|Next day he returned with a writing subscribed by sundry gentlemen, to the effect that they would stand with the King to have the treaties of peace and marriage performed as passed by Parliament. As this did not seem sufficient, after the charge the King has been at, and these men, "being but mean gentlemen of this country," could not perform it without assistance, the writers exhibited certain articles (copy herewith) for which, Hertford promised, the King would grant them assurance and support. But no more could be obtained of them; and therefore they shall be used all after one sort, save Brunstone, who offers to serve as commanded and will come forthwith to the King, as he dare not abide here. Describe how they took Sir George apart (who told a long tale of how things had passed, blaming Maxwell as the falsest man alive), and how Hertford advised him to deliver Temptallen to the King, as the best declaration for him and his brother, telling him what the Master of Morton promised. He answered that Temptallen was his brother's, who, he thought, would not stick in that; but it were best that he should either write or go to his brother therein, and he would either cause his brother to come to Hertford to-morrow night, wheresoever the army should be encamped, or come himself with the answer. Have despatched him to his brother and intend so to encamp to-morrow as to be ready to receive Temptallen, if delivered. If their answer is not agreeable, and they come without assurance, they shall be kept and sent to the King; for their refusal to deliver Temptallen will be a plain declaration of their "crafty juggling and falsehood."|
|The lord Admiral has appointed certain ships, in their return, to sail along the coast towards St. Andrews, landing men, with the Galie Subtile and the boats, to burn towns and villages. Trust that if the French ships are found there the King shall have good news of them. Legh, 15 May.|
|P.S.—Hertford has received letters and articles (enclosed) from Lenoux, who seems to mind "right honestly" towards the King, and has already taken the abbot of Parseleis house. Signed.|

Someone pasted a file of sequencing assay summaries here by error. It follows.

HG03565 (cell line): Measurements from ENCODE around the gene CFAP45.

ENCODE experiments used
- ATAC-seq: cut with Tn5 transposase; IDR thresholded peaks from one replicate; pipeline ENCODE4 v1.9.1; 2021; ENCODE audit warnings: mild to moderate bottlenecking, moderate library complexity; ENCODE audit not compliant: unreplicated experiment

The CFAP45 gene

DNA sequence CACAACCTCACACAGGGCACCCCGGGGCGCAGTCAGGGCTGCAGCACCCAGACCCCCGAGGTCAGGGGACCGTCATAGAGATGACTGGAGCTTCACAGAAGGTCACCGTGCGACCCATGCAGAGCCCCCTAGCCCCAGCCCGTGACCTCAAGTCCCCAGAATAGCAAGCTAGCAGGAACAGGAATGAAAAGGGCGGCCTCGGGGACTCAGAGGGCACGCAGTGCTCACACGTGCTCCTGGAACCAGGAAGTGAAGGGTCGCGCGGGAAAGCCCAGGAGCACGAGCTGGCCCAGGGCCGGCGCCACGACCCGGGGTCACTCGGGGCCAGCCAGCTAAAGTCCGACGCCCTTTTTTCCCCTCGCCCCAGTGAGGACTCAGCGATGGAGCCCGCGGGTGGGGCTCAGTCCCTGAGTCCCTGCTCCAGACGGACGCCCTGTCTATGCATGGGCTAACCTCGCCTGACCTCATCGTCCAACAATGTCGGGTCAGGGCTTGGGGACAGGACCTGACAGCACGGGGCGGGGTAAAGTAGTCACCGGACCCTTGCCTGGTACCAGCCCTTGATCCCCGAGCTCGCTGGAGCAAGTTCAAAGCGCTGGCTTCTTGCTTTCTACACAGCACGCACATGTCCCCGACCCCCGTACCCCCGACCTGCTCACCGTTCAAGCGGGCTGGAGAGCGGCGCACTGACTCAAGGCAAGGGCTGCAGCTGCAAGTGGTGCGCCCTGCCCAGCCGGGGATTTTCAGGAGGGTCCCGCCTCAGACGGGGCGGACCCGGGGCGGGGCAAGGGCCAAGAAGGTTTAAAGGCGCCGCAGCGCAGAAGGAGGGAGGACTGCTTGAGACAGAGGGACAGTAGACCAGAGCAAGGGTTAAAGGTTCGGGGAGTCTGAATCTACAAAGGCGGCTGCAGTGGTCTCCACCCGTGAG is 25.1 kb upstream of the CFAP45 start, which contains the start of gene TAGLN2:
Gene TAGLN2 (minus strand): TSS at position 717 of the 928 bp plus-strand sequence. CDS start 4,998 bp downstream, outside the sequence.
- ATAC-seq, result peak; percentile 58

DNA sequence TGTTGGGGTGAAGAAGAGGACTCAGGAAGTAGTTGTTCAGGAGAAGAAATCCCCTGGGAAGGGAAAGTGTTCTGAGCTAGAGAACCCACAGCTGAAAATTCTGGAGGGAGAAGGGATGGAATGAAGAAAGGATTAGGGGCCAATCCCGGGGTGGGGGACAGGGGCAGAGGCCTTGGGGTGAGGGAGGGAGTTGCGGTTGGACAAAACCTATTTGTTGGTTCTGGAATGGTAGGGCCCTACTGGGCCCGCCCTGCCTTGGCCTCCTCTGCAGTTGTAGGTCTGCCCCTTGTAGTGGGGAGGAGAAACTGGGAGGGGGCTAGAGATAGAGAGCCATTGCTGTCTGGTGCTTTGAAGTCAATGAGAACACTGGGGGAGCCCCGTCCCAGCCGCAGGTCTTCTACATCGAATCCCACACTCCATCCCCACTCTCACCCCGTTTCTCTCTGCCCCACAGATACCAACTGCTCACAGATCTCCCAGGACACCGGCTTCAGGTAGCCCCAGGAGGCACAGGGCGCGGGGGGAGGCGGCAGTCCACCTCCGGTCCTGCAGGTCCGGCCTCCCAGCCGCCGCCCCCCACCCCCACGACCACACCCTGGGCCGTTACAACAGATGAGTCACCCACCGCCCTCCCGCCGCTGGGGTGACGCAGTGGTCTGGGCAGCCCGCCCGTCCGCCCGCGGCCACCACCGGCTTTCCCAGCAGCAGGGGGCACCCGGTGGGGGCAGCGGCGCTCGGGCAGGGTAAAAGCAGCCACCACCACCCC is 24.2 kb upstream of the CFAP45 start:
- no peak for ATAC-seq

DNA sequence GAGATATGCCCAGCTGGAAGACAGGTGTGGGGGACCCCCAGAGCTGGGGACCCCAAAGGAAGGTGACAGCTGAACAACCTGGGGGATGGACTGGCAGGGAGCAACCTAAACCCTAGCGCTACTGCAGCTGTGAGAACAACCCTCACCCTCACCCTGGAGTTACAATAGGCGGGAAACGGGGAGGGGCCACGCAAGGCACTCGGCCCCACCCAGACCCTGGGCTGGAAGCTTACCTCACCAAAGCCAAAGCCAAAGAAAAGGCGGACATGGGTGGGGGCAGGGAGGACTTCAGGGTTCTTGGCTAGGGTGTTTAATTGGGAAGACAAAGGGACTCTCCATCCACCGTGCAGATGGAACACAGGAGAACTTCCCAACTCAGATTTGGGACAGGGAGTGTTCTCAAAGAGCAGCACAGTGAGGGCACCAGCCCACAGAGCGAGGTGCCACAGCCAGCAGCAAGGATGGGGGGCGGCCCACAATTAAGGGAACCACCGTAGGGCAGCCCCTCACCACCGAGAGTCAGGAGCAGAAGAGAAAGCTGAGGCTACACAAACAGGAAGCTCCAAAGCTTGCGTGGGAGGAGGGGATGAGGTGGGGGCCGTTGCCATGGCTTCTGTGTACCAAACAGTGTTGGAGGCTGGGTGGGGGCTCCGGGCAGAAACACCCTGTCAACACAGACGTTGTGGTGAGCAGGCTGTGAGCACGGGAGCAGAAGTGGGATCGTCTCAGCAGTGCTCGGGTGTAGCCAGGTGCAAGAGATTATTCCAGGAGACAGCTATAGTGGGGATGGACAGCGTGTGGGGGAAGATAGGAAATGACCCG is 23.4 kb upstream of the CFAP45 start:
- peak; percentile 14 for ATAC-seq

|Pp. 7. Add. Endd.:1544.|
|Ib. f. 193.||2. "Certain articles, covenants and agreements promised and agreed by sundry barons and gentlemen of Scotland whose names be subscribed and underwritten" with the earl of Hertford, viscount Beauchamp and Great Chamberlain of England, lieutenant general of the King's army now in Scotland, viz.:—|
|Seven articles which may be summarised as follows:— (1) That they will deliver the young Queen to the King's hands forthwith, or, if she is not delivered within —— (blank) months, will advance the King's title to Scotland, so that the realms may be united. (2) That they will then be sworn the King's subjects and serve him against France and such as resist him in Scotland, and all other nations and powers. (3) That they will take the King as their sovereign, the only protector and superior of this realm; (4) obey their governors whom the King and his successors shall appoint; (5) deliver the strongholds to the King; and (6) prevent any new fortresses being made without his consent. (7) That they will lay in such pledges for the above as Hertford will accept; and if any of them swerve from any part of these articles his pledge shall suffer such death as the King shall think good.|
|Copy, pp. 4. Endd.: Articles set forth by my lord Lieutenant.|
|Longleat MS.||3. Original draft of § 2 in Sadler's hand, noted in Hamilton Papers, II., p. 731, as endorsed "Certain articles devised by my lord, at Leghe, to be accomplished by certain barons and gentlemen in Scotland, albeit not put in execution."|
|15 May.||511. Angus to Hertford.|
32,654, f. 185.
ii., No. 235.
|My brother showed me your pleasure that I should come speak with you; and I was coming, but heard that you and the army were departed. Not knowing whether you go by sea or land I send this writing. My brother showed me ye would I should give my house of Tamtallown. All I have is at the King's command, trusting he will think my house as ready in my keeping as any man's, to do him service. Will be always ready to serve the King, and begs that Hertford will send writings for him to Blaketer or Vodderbowrn. "Written at the lord Symmarwele house of Cowhely, the 15 (?) (fn. 7) day of May." Signed.|
|Add. Sealed, Endd.; xo (sic) Maii 1544.|